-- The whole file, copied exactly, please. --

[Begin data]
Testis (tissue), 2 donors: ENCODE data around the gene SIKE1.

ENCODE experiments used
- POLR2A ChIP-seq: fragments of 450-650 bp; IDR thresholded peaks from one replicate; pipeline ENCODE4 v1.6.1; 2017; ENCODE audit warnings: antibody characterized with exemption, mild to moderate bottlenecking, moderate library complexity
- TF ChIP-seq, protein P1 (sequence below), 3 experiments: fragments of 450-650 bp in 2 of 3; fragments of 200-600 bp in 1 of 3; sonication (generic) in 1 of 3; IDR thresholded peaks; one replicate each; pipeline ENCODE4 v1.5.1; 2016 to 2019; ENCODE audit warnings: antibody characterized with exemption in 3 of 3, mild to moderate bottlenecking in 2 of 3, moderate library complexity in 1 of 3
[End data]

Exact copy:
Testis (tissue), 2 donors: ENCODE data around the gene SIKE1.

ENCODE experiments used
- POLR2A ChIP-seq: fragments of 450-650 bp; IDR thresholded peaks from one replicate; pipeline ENCODE4 v1.6.1; 2017; ENCODE audit warnings: antibody characterized with exemption, mild to moderate bottlenecking, moderate library complexity
- TF ChIP-seq, protein P1 (sequence below), 3 experiments: fragments of 450-650 bp in 2 of 3; fragments of 200-600 bp in 1 of 3; sonication (generic) in 1 of 3; IDR thresholded peaks; one replicate each; pipeline ENCODE4 v1.5.1; 2016 to 2019; ENCODE audit warnings: antibody characterized with exemption in 3 of 3, mild to moderate bottlenecking in 2 of 3, moderate library complexity in 1 of 3